Wines of the week to restore my faith…

I remember the first time I tasted this Sauvignon Blanc, it stopped me in my tracks.
Fresh, aromatic and crisp but also dry and powerful. It totally took me by surprise as a Sauvignon Blanc but not as I knew it, until I looked at the label and saw the words Best End. The name says it all. This is my top wine of the week – and what a week of tasting it’s been, thanks to interesting wines from all over the world in the course of sourcing wine to stock at Wellington’s biggest wine store, Regional Wines & Spirits, where I work as wine advisor, part time.

Wine of the week


2018 Churton Estate Marlborough Best End Sauvignon Blanc $40-ish

Churton Estate’s Best End Sauvignon Blanc is now in its fourth edition (the first vintage was 2013 followed by 2015, 2017 and, now, the 2018). It’s made from certified organically grown grapes from a vineyard planted in 2004 on an east facing vineyard at the top of a ridge. The elevation provides the grapes with cool nights, vibrant acidity and good drainage. Flavours are clean, crisp and concentrated with green fruit, a savoury aspect and smooth textured derived from 100% barrel fermentation, 25% in new barriques. The wine remains in barrels for 12 to 18 months on lees and is bottled unfined and unfiltered. Delicious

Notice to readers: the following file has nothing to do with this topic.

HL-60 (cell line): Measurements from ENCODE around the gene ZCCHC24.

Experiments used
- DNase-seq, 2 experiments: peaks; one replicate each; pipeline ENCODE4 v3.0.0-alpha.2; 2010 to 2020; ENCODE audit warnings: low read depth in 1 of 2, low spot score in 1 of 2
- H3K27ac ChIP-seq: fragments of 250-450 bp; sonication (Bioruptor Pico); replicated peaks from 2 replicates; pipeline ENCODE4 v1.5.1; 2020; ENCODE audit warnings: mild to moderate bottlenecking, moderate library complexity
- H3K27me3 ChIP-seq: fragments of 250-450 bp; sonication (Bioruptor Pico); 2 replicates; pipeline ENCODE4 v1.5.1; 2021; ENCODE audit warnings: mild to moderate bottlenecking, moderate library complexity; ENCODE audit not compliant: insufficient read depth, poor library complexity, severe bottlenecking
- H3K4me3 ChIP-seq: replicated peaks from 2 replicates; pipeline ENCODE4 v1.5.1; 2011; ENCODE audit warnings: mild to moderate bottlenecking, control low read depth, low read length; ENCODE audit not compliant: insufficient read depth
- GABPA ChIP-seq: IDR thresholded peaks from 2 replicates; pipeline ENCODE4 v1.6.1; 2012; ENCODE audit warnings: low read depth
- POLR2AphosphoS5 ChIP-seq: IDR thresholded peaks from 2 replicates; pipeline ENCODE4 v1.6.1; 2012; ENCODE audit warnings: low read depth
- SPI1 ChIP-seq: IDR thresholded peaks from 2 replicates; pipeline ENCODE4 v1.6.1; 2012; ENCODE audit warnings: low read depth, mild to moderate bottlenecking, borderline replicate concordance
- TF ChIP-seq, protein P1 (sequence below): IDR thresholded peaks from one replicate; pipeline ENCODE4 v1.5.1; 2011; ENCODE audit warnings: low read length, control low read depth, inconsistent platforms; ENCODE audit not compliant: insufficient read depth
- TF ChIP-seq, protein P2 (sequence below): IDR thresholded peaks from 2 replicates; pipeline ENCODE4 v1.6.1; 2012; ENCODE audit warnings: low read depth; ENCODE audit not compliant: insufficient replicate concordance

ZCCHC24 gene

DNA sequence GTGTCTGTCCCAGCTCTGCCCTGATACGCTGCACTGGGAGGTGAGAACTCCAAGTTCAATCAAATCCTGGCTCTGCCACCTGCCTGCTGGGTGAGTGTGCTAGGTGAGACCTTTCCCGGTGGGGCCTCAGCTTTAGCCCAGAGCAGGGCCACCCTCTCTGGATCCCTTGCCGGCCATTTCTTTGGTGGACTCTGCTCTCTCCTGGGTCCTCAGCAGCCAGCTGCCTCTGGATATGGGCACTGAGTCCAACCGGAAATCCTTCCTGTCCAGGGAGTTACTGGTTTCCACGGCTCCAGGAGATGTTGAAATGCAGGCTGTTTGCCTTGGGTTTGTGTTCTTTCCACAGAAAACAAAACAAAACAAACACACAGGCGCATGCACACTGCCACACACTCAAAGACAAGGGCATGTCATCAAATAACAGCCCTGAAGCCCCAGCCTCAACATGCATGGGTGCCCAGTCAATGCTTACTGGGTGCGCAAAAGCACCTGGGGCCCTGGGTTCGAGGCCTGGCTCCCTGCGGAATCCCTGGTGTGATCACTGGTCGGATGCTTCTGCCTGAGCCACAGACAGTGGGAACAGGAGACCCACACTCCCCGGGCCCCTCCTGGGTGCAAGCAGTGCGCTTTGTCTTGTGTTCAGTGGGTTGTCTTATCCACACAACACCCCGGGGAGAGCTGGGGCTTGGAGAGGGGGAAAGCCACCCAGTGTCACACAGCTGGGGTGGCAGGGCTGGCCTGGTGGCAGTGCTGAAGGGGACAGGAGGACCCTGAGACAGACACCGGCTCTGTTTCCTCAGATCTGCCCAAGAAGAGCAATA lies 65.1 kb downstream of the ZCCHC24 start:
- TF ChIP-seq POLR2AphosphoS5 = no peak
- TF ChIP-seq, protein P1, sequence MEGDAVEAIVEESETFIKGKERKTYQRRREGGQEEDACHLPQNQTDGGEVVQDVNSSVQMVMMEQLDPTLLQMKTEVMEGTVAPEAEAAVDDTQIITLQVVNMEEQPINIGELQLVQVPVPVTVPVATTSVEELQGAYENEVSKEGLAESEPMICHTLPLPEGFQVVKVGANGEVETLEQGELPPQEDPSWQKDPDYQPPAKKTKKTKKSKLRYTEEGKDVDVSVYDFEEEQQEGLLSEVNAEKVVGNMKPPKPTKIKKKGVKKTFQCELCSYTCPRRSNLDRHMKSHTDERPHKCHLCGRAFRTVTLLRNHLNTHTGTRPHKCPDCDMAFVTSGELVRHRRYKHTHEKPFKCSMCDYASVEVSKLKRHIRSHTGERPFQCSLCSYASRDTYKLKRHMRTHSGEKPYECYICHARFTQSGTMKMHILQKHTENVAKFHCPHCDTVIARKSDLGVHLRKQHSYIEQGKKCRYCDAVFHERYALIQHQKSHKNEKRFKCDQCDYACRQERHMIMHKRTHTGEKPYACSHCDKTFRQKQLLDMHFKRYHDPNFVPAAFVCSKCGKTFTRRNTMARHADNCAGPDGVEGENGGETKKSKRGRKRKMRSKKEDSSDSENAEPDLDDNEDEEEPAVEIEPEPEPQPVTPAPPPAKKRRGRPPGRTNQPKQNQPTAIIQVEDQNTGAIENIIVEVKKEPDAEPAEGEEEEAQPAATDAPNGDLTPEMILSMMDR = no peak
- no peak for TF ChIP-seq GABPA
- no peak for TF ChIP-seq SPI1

2017 Stepp Pinot Gris $29.99

Talk about a new take on Pinot Gris. Here’s a wine I need to learn a lot more about from the Pfalz region in southern Germany. It’s clean, fresh and medium bodied thanks to a natural spritziness with a touch of CO2 at bottling because it was bottled straight off the lees (yeast cells) to retain freshness. Total sulphur is low and it’s sealed with a screwcap.
This is next level Pinot Gris; dry, fresh and complex. A total surprise.


2015 Hans Herzog Marlborough Montepulciano $65-$70

Montepulciano in Marlborough? Well, yes, probably because very occasionally it can be done. And Swiss born Hans Herzog first did so in 1998. He has since set a high standard in this incredibly niche category, changing his viticulture to enhance the quality by spur pruning for the past 10 years, in order to reduce the size of Monte’s naturally big bunches and lower yields. The wine is bottled, unfined and unfiltered, after 24 months in French barriques; 30% new. A surprising wine with body, weight and smoothness.

Author: Joelle Thomson

I am a wine writer, author and educator... first bitten by a big buttery Chardonnay on a dark and stormy night in the 1980s and there was no turning back... Follow my tastings and join some too on this new site.

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